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Man vs. AI Machine in Texas Hold'em Matchup

By Computerworld

January 6, 2017

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Four top professional poker players will challenge an artificial intelligence (AI) system in a 20-day Heads-Up No-Limit Texas Hold'em poker tournament billed as an "epic rematch" by the AI's developers at Carnegie Mellon University (CMU).

The participants will compete for a $200,000 jackpot against CMU's Libratus AI system beginning Wednesday, Jan. 11 at the Rivers Casino in Pittsburgh.

Unlike games such as chess and Go, at which AI systems have excelled in past competitions with human champions, "poker...poses a far more difficult challenge...as it requires a machine to make extremely complicated decisions based on incomplete information while contending with bluffs, slow play, and other ploys," says CMU professor Tuomas Sandholm, recipient in 2001 of the ACM/SIGART Autonomous Agents Research Awarad.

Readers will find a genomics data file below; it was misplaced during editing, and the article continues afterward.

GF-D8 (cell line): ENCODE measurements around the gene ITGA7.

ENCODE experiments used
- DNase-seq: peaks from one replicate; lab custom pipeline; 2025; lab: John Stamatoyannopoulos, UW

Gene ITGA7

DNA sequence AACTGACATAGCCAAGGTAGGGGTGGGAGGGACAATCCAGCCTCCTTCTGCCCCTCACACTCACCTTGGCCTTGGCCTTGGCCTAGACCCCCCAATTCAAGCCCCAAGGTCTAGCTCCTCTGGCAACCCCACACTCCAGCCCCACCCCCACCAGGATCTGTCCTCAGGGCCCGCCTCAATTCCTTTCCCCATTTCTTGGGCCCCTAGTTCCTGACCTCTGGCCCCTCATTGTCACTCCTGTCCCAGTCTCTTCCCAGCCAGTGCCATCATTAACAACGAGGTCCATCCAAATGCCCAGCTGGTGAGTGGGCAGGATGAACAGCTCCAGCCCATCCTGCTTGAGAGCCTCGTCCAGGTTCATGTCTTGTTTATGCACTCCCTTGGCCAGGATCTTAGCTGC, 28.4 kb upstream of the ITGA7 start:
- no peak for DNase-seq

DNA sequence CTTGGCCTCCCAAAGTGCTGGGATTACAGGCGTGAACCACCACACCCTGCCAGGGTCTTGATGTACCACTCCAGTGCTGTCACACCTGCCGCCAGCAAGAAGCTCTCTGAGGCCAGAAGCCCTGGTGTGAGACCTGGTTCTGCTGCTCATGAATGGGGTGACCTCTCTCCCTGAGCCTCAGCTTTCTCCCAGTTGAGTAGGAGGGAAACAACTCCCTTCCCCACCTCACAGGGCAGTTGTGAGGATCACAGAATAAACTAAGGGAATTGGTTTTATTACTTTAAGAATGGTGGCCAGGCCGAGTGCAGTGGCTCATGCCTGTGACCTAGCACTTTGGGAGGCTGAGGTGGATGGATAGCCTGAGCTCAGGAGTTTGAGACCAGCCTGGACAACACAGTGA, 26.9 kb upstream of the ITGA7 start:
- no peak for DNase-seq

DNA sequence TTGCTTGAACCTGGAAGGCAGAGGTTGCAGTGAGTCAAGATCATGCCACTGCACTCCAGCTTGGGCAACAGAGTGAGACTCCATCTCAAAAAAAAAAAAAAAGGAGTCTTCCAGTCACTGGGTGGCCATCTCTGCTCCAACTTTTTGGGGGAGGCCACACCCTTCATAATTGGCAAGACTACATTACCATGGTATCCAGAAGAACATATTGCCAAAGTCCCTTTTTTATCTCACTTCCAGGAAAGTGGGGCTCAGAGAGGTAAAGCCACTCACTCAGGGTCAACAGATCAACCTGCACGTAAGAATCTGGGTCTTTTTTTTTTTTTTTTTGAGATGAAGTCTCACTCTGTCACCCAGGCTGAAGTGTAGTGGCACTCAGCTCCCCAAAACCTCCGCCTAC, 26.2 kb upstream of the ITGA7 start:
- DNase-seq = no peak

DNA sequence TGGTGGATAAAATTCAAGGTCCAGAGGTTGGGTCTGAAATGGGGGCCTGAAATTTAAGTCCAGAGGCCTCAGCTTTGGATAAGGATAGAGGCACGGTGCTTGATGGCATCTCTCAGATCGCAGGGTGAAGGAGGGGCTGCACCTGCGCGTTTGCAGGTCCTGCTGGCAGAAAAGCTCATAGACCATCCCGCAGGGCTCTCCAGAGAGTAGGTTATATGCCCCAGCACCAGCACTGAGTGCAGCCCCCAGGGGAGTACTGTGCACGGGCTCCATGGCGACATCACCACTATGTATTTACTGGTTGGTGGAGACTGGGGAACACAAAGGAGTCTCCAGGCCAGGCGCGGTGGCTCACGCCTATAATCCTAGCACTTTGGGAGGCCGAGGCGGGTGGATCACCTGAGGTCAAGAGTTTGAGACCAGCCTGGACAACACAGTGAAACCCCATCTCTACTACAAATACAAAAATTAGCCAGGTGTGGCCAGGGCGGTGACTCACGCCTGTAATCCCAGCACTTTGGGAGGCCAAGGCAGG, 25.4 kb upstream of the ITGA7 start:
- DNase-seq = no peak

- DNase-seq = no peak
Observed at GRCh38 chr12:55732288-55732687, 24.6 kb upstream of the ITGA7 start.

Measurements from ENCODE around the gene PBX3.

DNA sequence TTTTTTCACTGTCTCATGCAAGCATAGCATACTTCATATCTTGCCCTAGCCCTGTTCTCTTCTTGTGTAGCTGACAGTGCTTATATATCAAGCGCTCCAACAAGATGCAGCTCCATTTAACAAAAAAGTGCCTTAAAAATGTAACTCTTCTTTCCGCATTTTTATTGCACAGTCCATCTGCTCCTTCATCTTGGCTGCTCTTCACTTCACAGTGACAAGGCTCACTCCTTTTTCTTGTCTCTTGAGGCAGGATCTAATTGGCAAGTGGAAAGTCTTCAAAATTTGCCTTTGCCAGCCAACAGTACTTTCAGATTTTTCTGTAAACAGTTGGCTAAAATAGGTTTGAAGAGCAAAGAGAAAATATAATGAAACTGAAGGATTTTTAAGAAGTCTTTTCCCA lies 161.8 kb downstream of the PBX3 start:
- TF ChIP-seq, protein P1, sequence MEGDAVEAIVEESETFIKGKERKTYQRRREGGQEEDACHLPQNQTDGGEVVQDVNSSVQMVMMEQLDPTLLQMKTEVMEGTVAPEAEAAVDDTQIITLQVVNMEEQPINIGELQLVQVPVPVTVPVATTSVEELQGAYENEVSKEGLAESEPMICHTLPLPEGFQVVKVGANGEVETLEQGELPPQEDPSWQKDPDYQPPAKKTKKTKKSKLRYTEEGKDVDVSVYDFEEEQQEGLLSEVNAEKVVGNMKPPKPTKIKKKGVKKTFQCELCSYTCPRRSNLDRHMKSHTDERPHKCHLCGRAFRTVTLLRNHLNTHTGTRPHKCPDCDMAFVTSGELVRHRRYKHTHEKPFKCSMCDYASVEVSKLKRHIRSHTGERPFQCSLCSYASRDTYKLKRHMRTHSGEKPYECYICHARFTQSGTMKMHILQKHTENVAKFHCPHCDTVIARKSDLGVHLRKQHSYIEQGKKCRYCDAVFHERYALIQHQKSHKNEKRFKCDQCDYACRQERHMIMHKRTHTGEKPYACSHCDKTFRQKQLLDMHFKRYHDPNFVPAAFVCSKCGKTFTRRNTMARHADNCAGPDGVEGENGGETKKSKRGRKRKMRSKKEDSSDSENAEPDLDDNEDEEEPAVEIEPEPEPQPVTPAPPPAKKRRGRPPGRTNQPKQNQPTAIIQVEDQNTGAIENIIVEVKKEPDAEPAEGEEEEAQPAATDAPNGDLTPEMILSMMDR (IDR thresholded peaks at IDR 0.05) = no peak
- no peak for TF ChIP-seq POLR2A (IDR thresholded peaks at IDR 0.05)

Sandholm previously built an AI system called Claudico, which was matched against professional players in a 2015 poker tournament, only to be beaten. CMU researchers say the 80,000 hands played in the contest were not sufficient to definitively establish a human or computer's supremacy with statistical significance.

The new contest will involve 120,000 hands, with Libratus' strategies calculated by the Pittsburgh Supercomputing Center's Bridges system. "We don't write the strategy," Sandholm says. "We write the algorithm that computes the strategy."

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